Following notification in December 2006 that Mr. Varner had been charged with bank fraud and theft from a federal program, the Commission withdrew the foregoing order and returned Mr. Varner to active parole supervision on January 26, 2007. Mr. Varner was convicted on the theft charge and sentenced on August 24, 2007, to a prison term of six months, which he served to expiration. In November 2007, the Commission issued a parole violator warrant based on the theft conviction; the warrant was executed by Mr. Varner’s arrest on April 14, 2008.

Following a parole revocation hearing on July 15, 2008, the Commission revoked Mr. Varner’s parole, and it rescinded more than fourteen years of credited time he had spent on parole-from October 21, 1993 to April 14, 2008 (“street-time credit”). Mr. Varner was released to parole again on November 14, 2008, where he was to remain until the expiration of his re-calculated maximum sentence date of March 16, 2033.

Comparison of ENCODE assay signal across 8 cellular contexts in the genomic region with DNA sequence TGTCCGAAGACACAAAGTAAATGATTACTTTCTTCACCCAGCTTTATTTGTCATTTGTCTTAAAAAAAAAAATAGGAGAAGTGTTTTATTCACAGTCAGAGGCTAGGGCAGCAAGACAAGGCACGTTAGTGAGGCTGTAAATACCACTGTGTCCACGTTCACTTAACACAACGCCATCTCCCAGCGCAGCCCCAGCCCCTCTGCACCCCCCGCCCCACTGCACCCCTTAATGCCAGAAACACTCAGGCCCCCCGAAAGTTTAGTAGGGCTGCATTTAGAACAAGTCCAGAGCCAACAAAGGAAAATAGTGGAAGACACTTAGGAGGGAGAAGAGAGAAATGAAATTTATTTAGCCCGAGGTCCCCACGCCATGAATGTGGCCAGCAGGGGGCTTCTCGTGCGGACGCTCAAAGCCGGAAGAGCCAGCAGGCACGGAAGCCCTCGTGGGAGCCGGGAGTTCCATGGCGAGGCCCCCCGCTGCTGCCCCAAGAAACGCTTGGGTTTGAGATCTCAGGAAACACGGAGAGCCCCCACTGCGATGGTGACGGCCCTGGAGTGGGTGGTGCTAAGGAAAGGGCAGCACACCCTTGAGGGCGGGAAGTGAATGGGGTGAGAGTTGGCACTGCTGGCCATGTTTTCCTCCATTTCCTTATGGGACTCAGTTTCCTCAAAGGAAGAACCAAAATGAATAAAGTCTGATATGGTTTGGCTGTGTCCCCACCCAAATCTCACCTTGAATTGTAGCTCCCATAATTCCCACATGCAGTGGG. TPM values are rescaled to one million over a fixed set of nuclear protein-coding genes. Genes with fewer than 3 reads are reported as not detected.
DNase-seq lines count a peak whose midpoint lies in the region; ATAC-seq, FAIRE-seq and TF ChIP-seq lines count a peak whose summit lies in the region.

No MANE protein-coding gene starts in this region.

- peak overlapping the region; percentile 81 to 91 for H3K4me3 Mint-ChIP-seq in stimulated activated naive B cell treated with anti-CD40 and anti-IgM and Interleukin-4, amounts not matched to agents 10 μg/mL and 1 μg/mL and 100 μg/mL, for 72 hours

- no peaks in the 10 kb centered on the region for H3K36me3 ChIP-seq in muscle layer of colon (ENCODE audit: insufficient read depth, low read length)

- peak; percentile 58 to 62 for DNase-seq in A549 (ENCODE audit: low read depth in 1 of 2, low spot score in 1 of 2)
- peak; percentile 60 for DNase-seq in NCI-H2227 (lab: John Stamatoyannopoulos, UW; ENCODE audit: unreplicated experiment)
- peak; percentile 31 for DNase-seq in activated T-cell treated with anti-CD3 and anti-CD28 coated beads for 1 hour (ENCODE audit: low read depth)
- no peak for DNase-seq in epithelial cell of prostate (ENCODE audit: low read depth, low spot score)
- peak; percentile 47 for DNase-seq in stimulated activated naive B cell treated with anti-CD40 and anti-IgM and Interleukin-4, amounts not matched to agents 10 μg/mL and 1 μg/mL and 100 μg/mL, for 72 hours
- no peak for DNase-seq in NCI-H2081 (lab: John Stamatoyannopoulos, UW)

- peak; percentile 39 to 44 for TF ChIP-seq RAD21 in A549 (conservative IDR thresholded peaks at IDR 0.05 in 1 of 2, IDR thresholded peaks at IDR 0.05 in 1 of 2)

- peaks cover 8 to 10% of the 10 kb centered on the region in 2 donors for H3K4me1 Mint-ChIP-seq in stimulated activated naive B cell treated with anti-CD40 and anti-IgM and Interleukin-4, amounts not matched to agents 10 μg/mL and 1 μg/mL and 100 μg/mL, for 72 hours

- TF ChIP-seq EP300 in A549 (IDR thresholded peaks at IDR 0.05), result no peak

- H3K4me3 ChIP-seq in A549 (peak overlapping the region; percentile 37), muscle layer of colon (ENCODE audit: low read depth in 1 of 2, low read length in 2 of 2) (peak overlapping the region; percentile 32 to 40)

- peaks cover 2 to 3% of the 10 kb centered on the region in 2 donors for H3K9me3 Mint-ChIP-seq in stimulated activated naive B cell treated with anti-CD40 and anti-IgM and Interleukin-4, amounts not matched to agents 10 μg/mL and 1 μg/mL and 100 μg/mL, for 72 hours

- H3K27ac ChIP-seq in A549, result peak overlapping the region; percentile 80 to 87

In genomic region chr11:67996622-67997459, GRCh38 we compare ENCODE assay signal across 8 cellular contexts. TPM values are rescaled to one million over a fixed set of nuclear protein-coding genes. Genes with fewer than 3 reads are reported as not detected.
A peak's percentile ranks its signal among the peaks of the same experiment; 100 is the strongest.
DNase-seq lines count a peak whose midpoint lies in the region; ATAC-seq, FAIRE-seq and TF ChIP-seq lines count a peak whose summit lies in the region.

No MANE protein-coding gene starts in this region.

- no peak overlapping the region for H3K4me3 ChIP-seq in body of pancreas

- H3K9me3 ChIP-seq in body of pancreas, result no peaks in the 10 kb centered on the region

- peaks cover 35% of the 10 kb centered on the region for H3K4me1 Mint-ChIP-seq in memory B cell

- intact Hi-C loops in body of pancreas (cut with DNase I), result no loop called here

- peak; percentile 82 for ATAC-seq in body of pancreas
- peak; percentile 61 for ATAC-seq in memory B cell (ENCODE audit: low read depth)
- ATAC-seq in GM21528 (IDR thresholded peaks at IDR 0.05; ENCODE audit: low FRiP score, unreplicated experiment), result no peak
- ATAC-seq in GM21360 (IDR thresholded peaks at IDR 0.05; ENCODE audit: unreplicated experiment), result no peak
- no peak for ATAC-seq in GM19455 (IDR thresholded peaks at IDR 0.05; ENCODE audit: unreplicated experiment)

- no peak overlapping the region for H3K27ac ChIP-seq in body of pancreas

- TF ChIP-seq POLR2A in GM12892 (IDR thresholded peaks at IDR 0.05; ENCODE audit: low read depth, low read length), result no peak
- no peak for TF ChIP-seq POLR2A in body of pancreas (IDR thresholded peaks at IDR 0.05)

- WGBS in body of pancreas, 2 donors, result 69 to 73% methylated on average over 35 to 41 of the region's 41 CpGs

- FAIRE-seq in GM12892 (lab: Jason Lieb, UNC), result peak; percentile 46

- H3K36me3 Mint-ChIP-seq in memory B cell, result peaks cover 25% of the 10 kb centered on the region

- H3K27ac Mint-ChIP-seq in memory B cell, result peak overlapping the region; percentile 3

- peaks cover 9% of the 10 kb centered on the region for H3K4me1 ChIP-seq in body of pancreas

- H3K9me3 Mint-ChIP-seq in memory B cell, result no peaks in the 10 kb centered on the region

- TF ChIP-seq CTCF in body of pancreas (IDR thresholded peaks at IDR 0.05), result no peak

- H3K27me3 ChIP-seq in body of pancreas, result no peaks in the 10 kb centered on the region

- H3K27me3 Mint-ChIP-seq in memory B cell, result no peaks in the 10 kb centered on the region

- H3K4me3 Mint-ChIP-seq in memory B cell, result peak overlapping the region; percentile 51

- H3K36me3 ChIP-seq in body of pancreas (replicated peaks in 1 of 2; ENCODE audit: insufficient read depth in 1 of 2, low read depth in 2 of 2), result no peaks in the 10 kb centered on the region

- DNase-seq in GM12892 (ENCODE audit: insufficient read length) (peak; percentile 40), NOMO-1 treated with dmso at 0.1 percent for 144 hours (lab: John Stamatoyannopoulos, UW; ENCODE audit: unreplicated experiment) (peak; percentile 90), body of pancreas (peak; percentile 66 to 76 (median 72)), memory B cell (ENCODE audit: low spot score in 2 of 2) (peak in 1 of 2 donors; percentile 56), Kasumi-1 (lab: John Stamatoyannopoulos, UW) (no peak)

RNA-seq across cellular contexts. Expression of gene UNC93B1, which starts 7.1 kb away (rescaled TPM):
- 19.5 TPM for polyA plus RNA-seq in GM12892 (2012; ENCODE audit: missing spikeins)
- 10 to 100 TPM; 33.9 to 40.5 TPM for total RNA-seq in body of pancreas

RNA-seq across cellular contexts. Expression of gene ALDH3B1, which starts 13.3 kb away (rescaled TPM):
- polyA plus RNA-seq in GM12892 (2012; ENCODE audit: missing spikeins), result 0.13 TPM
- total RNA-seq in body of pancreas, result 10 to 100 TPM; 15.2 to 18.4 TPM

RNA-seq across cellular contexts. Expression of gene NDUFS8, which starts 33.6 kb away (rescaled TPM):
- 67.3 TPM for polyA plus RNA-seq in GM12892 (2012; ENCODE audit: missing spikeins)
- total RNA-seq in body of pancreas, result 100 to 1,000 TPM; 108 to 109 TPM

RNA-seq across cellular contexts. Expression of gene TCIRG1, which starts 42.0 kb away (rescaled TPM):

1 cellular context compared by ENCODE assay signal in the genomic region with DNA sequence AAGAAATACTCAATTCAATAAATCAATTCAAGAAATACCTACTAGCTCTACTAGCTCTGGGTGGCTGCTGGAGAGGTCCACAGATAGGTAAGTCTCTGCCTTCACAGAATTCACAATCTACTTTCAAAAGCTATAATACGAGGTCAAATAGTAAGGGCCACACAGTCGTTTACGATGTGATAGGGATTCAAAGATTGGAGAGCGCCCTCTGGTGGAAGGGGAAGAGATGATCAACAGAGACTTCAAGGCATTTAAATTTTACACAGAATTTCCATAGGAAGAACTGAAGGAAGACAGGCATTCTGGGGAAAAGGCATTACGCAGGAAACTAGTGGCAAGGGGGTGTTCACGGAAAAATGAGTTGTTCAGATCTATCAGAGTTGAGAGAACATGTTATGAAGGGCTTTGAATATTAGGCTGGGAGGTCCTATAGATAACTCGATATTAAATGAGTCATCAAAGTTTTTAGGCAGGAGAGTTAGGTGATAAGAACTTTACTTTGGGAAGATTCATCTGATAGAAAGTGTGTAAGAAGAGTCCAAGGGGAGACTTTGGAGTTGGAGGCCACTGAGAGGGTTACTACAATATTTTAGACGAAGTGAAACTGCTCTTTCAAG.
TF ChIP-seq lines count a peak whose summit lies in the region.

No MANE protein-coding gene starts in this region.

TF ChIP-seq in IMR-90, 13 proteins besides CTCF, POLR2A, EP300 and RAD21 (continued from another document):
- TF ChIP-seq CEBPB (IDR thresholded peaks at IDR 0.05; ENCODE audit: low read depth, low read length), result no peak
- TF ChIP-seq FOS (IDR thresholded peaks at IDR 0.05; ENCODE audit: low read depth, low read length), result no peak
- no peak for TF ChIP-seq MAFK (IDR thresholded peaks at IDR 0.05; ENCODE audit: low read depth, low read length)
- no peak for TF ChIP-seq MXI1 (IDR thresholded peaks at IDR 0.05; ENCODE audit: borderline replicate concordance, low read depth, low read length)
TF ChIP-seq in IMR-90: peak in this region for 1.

Following notification that Mr. Varner had failed to submit monthly supervision reports and to report to his parole officer, the Commission issued a parole violator warrant in April 2012, which was executed by Mr. Varner’s arrest on October 28, 2013. The following day, Mr. Varner admitted to the charges at a probable cause hearing. In November 2013, Mr. Varner entered into an agreement where he accepted responsibility and waived his right to a revocation hearing upon the Commission’s approval of his participation in “the Short-Term Intervention for Success pilot project.” Resp’t’s Ex. 20. Mr. Varner agreed to “special drug aftercare” as an additional condition of supervision. Id. Pursuant to the agreement, the Commission revoked Mr. Varner’s parole, rescinded the time from March 8, 2012 to October 27, 2013, that he had spent on parole, and set a re-parole date of February 27, 2014, after Mr. Varner’s service of four months’ imprisonment. Mr. Varner was released to parole on February 27, 2014, where he was to remain until the expiration of his re-calculated maximum sentence date of November 2, 2034. Mr. Varner was arrested yet again on a parole violator warrant issued on October 22, 2014. Following a hearing in December 2014, Mr. Varner’s parole was revoked and a re-parole date was set for April 21, 2015, after his service of six months’ imprisonment. Mr. Varner was credited for the time spent on parole; thus, his November 2, 2034 full-term date remains.